ISSN 2330-717X

Robert Reich: They Won’t Stop At Roe – OpEd

By

Bans on abortion, birth control, and same-sex marriage are at stake in November’s elections.

Advertisement

Overturning Roe v. Wade is extreme, but what’s just as alarming is the logic Justice Samuel Alito used to justify it, which puts a whole range of other rights on the chopping block, too.

We enjoy many rights that are protected by the Constitution but not explicitly mentioned in it. One of these is the right to privacy. The Supreme Court has repeatedly ruled that the 14th Amendment’s due process clause protects individuals’ privacy against government interference.

In 1965, in Griswold v. Connecticut, the Supreme Court used privacy to make it illegal for states to ban birth control. In 1973, in Roe v. Wade, the Court used privacy to decide that women have broad rights to determine whether to end their pregnancies. In 2003, in Lawrence v. Texas, the Court protected LGBTQ Americans from arrest and prosecution for engaging in consensual sex in the privacy of their own bedrooms. In 2015 in Obergefell v. Hodges, the Court legalized gay marriage.

These landmark court cases all rest on the principle that the Constitution protects the liberty of an individual to make decisions about certain private matters without government interference.

But in his leaked opinion, Justice Samuel Alito argues that since the Constitution contains neither an explicit right to an abortion nor an explicit right to privacy, Roe v. Wade was wrongly decided and must be overturned.

Advertisement

Alito’s logic threatens all the other court cases that were decided based on the inferred right to privacy. That could give government a say over the most intimate decisions someone ever makes. Alito explicitly writes that his opinion overturning Roe v Wade “concerns the constitutional right to abortion and no other right.” Should we believe him?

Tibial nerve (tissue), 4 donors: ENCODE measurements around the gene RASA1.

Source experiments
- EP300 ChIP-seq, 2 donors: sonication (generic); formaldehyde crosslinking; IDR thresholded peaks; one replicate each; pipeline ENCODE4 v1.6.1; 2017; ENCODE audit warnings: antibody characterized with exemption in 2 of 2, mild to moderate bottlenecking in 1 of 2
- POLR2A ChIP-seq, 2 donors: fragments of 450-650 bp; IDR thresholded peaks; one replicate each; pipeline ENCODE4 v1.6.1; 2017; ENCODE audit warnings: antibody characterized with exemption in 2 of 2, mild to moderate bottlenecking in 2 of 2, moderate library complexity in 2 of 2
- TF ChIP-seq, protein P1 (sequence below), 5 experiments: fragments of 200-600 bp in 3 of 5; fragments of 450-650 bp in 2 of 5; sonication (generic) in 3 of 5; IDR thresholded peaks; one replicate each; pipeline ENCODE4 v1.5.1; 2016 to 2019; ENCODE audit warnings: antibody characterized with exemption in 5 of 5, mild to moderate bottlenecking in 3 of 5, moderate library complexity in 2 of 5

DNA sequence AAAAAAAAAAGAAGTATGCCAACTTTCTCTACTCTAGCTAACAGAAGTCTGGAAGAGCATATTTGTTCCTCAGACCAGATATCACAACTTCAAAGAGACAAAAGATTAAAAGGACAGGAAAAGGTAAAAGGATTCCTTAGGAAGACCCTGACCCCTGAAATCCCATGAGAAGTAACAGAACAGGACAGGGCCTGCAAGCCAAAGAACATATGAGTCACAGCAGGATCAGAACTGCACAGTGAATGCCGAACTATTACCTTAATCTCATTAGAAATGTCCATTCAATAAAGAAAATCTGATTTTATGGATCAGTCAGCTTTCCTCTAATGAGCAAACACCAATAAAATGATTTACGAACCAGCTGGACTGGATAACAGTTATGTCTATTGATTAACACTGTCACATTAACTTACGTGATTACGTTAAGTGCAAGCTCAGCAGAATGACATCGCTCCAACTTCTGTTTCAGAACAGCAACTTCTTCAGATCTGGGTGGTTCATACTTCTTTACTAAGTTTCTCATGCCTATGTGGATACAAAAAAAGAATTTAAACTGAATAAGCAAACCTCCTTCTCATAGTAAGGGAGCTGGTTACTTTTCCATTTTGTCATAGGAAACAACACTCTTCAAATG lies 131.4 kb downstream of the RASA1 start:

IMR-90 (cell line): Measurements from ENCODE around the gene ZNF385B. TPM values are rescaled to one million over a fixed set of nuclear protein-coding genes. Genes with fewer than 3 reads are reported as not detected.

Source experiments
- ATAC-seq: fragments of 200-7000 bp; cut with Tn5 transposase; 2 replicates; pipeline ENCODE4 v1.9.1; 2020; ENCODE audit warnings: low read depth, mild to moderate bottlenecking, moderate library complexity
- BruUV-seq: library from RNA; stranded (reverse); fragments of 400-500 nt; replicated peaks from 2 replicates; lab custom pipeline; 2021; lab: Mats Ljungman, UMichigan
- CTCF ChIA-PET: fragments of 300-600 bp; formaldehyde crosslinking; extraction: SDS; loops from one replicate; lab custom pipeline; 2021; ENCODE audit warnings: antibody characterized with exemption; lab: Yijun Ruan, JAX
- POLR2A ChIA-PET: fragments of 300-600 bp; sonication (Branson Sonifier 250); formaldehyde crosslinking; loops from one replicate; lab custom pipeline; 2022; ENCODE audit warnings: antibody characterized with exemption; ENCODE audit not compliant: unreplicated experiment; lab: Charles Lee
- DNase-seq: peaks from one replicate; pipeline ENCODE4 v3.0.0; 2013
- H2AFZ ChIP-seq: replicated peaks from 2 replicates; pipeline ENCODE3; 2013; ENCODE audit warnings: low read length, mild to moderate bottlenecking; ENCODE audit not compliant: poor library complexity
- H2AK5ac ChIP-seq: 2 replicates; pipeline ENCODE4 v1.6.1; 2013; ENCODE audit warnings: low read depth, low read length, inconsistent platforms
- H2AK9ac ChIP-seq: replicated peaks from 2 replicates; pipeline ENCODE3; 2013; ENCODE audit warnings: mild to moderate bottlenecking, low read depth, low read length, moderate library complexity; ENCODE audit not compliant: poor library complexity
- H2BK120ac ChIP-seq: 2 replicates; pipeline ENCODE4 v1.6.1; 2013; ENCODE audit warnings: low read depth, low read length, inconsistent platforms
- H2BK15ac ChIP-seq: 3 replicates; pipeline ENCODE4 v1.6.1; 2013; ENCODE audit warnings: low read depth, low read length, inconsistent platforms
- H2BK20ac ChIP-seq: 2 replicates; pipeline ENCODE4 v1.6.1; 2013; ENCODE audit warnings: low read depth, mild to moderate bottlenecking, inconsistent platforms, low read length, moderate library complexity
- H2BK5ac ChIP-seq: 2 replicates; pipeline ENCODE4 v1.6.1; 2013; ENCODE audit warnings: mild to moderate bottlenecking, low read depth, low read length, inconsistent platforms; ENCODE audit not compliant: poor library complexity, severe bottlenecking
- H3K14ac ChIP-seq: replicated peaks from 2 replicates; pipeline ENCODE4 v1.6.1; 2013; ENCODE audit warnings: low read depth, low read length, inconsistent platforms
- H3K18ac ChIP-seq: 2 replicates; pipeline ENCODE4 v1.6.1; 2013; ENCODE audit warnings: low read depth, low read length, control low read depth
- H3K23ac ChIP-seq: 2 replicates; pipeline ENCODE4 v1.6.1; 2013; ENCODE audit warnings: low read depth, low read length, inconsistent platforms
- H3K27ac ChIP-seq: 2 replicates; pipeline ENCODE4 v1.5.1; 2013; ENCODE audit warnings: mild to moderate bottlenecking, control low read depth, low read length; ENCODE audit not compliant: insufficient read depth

Well, he and the other justices who have tentatively joined him all reassured the senators in their confirmation hearings that they accepted Roe v Wade as settled precedent. They all lied. So there’s no reason to believe their assurance now.

Make no mistake: this is what’s on the ballot in November.

Republican lawmakers want the government to make decisions about your marriage, your bedroom, and your body.

They’ve already started at the state level by restricting abortion and criminalizing gender-affirming health care for trans people. The Republican majority on the Supreme Court is giving states the green light to invade everyone’s privacy in ever more egregious ways.

This is why we must work to elect Democrats who will protect these rights at both the state and federal level. Know the stakes, and vote accordingly.

Robert Reich

Robert B. Reich is Chancellor's Professor of Public Policy at the University of California at Berkeley and Senior Fellow at the Blum Center for Developing Economies, and writes at robertreich.substack.com. Reich served as Secretary of Labor in the Clinton administration, for which Time Magazine named him one of the ten most effective cabinet secretaries of the twentieth century. He has written fifteen books, including the best sellers "Aftershock", "The Work of Nations," and"Beyond Outrage," and, his most recent, "The Common Good," which is available in bookstores now. He is also a founding editor of the American Prospect magazine, chairman of Common Cause, a member of the American Academy of Arts and Sciences, and co-creator of the award-winning documentary, "Inequality For All." He's co-creator of the Netflix original documentary "Saving Capitalism," which is streaming now.

Leave a Reply

Your email address will not be published.